TargetData::getPreferredAlignment(const GlobalVariable *GV) is strange ...

Hello everybody,

I am somewhat confused by the following method within the LLVM,
especially the lines
"confusion starts" -> "confusion ends" are hard to follow. Maybe the
idea is that if there
are such big data structures one does not waste much memory anyway if
they are aligned
to a 16-byte boundary. However, my assembler complains here because
it only supports
1-, 2-, 4- and 8-byte boundaries :frowning:

I checked the svn log but I didn't find any explanation, the doxygen
docu is not very helpful
here, too. So, any help on this issue is highly appreciated.

Thanks in advance!

Ciao, Fabian

unsigned TargetData::getPreferredAlignment(const GlobalVariable *GV) const {
  const Type *ElemType = GV->getType()->getElementType();
  unsigned Alignment = getPrefTypeAlignment(ElemType);
  if (GV->getAlignment() > Alignment)
    Alignment = GV->getAlignment();

==================== confusion starts ========================
  if (GV->hasInitializer()) {
    if (Alignment < 16) {
      // If the global is not external, see if it is large. If so, give it a
      // larger alignment.
      if (getTypeSizeInBits(ElemType) > 128)
        Alignment = 16; // 16-byte alignment.
    }
  }
==================== confusion ends =========================

  return Alignment;
}

Hi Fabian,

I am somewhat confused by the following method within the LLVM,
especially the lines
"confusion starts" -> "confusion ends" are hard to follow.

yes, this seems like a wart. It has been there ever since Chris added the
getPreferredAlignmentLog method in commit 25978. Maybe he can comment on
whether the code to bump up the alignment for big objects is still needed.

Ciao, Duncan.

  Maybe the

Hi Fabian,

I am somewhat confused by the following method within the LLVM,
especially the lines
"confusion starts" -> "confusion ends" are hard to follow.

yes, this seems like a wart. It has been there ever since Chris added the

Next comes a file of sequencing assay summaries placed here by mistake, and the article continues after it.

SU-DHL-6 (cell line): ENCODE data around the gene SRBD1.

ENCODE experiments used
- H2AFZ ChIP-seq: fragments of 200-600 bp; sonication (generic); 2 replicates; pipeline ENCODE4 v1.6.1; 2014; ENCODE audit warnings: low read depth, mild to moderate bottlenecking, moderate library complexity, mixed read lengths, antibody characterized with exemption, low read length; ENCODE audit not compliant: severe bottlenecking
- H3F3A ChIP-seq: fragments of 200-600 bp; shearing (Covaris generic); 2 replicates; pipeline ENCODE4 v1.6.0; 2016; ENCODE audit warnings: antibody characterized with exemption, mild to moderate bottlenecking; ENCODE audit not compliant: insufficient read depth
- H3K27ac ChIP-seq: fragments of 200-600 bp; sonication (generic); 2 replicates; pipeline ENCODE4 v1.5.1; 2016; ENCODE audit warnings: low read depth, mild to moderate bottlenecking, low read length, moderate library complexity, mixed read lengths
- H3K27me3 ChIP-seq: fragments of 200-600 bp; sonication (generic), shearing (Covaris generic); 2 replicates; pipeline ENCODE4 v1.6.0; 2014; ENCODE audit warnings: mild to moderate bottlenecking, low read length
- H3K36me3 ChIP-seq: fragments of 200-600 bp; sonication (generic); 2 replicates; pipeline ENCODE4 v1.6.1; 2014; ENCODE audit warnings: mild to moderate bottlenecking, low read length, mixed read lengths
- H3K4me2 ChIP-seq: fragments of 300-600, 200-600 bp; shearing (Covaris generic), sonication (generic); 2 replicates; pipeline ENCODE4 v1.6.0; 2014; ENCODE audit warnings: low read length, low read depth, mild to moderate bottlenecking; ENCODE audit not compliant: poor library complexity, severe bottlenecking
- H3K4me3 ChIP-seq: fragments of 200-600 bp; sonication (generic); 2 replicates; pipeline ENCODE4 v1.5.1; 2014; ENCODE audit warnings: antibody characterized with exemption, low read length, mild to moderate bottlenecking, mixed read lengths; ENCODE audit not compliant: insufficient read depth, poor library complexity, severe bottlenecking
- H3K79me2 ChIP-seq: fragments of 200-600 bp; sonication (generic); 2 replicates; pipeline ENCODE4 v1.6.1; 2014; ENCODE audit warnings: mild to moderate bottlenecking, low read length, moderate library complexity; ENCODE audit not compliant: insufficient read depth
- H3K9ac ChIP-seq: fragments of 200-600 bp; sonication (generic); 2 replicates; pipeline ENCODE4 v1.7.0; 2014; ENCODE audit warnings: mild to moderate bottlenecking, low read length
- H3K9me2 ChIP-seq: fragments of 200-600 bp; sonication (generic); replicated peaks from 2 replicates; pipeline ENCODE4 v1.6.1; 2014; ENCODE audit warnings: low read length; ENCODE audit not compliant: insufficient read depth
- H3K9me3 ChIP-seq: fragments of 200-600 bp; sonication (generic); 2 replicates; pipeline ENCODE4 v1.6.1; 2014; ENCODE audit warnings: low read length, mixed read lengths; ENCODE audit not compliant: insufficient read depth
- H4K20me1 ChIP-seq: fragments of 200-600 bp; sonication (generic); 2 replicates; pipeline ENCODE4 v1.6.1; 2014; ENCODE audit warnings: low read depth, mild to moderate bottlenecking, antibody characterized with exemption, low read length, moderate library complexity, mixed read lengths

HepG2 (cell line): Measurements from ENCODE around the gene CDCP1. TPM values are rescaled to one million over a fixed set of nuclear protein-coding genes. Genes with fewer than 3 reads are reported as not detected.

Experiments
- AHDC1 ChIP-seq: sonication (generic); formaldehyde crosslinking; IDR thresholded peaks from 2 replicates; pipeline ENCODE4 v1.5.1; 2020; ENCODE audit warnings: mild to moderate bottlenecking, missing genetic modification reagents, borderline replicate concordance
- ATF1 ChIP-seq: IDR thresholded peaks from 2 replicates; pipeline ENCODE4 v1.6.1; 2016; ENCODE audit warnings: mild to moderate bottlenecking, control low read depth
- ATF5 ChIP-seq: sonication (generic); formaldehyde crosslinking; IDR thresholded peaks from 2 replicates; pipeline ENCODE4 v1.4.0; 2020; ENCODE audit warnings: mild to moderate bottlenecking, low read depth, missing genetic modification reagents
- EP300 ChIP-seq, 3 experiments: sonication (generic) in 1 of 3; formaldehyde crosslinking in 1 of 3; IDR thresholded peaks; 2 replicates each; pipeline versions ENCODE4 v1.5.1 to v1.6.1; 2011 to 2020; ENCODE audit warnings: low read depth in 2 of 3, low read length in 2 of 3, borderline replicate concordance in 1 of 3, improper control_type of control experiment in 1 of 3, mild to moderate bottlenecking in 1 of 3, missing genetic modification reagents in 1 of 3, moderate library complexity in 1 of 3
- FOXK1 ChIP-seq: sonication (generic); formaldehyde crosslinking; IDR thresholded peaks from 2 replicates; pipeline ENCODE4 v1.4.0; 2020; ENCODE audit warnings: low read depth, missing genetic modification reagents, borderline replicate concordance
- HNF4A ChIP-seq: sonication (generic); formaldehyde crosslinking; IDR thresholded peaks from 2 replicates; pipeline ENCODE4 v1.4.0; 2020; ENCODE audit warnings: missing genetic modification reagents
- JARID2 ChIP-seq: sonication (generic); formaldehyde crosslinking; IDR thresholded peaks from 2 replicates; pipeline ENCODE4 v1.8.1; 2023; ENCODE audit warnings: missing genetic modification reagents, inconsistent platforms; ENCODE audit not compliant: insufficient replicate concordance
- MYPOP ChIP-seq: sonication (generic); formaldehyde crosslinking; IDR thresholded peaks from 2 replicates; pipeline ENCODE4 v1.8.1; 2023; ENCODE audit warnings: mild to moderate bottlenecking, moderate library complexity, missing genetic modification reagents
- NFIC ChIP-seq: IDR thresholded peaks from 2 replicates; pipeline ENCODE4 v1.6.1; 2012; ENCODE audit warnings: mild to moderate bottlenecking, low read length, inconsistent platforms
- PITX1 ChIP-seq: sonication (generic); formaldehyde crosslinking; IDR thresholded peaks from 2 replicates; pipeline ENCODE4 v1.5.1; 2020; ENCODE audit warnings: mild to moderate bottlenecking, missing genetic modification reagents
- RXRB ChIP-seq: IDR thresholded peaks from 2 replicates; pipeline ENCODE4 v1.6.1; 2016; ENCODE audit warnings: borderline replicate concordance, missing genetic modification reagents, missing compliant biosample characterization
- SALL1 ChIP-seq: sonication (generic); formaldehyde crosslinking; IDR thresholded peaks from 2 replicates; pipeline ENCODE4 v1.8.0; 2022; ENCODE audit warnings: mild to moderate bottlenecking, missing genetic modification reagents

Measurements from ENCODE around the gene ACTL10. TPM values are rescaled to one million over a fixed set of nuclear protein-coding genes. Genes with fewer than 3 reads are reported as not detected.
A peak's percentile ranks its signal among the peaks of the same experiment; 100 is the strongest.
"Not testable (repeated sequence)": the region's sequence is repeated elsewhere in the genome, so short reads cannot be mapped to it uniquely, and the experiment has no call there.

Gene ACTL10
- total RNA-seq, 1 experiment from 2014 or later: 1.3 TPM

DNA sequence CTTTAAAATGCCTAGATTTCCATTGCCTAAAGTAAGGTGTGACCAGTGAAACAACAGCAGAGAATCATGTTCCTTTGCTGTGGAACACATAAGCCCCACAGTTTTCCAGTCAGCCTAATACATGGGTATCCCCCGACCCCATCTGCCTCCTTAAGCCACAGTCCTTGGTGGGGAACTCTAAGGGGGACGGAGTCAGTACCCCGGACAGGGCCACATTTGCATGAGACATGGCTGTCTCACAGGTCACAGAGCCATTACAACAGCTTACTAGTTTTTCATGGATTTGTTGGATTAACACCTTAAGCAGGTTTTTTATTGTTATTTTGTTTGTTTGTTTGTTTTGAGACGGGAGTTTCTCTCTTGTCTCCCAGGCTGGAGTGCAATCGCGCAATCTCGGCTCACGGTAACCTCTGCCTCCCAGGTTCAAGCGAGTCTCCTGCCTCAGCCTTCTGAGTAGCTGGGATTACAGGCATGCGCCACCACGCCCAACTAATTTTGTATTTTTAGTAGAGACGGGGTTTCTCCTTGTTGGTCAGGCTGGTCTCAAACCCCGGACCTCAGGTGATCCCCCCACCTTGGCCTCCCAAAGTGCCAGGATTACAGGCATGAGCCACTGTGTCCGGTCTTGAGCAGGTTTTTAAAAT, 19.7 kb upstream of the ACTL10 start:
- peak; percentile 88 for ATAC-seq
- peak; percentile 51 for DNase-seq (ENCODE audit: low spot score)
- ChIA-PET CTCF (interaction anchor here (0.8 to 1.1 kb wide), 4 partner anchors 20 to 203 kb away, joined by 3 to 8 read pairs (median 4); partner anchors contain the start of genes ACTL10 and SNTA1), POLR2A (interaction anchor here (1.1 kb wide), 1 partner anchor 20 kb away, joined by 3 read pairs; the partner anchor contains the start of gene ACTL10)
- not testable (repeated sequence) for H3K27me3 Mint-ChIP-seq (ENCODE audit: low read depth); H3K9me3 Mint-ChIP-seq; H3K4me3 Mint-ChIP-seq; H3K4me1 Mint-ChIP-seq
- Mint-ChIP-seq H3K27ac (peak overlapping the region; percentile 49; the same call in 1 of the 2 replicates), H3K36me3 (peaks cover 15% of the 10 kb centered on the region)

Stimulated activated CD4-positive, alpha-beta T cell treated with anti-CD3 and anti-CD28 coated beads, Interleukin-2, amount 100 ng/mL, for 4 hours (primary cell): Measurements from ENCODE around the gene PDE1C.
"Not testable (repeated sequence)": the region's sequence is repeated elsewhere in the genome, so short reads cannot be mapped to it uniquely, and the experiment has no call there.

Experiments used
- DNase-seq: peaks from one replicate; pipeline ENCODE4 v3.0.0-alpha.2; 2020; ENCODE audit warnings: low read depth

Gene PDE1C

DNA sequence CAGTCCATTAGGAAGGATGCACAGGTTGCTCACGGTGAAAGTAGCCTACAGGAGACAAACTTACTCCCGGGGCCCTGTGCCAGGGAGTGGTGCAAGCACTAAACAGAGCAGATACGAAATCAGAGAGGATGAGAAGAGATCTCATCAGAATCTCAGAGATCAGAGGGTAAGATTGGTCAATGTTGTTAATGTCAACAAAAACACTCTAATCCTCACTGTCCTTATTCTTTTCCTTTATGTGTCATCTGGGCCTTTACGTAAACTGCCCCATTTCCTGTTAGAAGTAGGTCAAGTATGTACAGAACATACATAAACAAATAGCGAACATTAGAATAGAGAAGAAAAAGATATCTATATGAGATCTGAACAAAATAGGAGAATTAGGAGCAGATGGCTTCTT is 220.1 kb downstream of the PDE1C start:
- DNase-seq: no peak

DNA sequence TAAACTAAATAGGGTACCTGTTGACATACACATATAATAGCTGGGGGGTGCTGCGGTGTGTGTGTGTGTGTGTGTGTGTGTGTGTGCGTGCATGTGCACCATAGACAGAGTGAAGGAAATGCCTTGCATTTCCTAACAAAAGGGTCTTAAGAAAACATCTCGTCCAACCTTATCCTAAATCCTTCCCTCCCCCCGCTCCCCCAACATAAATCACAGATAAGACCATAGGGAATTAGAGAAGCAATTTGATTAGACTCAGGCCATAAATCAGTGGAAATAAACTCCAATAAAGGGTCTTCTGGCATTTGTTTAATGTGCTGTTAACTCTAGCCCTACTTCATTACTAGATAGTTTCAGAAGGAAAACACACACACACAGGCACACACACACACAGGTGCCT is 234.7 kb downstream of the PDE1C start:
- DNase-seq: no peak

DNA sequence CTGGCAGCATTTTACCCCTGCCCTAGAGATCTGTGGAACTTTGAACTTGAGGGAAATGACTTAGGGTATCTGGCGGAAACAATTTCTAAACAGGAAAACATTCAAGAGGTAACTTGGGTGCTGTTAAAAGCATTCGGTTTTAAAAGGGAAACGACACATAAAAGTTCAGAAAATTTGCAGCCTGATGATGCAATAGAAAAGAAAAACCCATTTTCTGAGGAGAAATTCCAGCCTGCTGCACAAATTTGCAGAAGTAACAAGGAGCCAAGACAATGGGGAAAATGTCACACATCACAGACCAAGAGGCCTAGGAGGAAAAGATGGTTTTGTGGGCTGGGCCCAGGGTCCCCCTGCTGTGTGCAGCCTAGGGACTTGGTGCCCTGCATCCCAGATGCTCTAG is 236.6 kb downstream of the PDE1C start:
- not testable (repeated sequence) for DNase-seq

getPreferredAlignmentLog method in commit 25978. Maybe he can comment on
whether the code to bump up the alignment for big objects is still needed.

Ah, I really vaguely remember this. IIRC, there was some fortran benchmark (that was running through f2c) which had a large array of doubles. On X86, double is only 4-byte aligned, and the huge array was getting put at a "mod 16=4" offset. This caused really really awful performance.

A reasonable solution to this was to bump up the alignment of stuff proactively, but you don't want to do this for everything, because this ends up wasting lots of memory. GCC has a similar policy IIRC.

Is there some problem that this is causing?

-Chris

Ah, I really vaguely remember this. IIRC, there was some fortran benchmark (that was running through f2c) which had a large array of doubles. On X86, double is only 4-byte aligned, and the huge array was getting put at a "mod 16=4" offset. This caused really really awful performance.

A reasonable solution to this was to bump up the alignment of stuff proactively, but you don't want to do this for everything, because this ends up wasting lots of memory. GCC has a similar policy IIRC.

Is there some problem that this is causing?

Well, LLVM generates assembly that is not acepted by the binutils for
the TriCore processor I am using if the program contains large
structs. If LLVM-targets had a "maxAlign"-property this could be tuned
according to the needs of the specific target.

Ciao, Fabian